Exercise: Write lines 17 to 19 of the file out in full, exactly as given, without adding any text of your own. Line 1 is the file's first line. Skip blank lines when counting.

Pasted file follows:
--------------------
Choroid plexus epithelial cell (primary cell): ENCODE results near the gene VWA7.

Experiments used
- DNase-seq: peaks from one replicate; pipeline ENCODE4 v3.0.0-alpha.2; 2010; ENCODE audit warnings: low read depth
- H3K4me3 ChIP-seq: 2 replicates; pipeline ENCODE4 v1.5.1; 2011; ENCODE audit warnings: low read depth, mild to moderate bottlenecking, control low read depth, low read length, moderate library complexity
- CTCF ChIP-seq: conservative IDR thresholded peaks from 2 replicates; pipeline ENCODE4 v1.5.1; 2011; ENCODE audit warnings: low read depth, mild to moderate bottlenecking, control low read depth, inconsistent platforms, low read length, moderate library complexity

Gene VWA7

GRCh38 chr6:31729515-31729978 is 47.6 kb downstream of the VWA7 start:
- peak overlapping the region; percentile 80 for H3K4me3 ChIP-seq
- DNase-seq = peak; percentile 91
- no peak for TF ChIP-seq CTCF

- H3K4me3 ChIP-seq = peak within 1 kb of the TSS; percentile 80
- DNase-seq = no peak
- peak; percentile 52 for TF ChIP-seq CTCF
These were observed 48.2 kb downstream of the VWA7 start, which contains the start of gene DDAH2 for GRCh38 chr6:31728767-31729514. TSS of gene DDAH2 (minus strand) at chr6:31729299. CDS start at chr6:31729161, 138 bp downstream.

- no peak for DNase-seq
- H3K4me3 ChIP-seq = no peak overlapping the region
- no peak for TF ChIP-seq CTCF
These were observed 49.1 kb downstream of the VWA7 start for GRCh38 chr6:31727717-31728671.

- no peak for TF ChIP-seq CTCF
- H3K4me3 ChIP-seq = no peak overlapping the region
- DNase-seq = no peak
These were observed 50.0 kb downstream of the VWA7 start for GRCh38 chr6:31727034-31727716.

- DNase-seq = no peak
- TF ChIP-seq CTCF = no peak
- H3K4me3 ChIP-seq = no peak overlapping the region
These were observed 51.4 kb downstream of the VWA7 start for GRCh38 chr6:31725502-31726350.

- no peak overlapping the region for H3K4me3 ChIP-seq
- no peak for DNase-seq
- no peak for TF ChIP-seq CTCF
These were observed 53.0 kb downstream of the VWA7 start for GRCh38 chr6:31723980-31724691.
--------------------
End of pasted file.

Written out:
- no peak for TF ChIP-seq CTCF
These were observed 49.1 kb downstream of the VWA7 start for GRCh38 chr6:31727717-31728671.

- no peak for TF ChIP-seq CTCF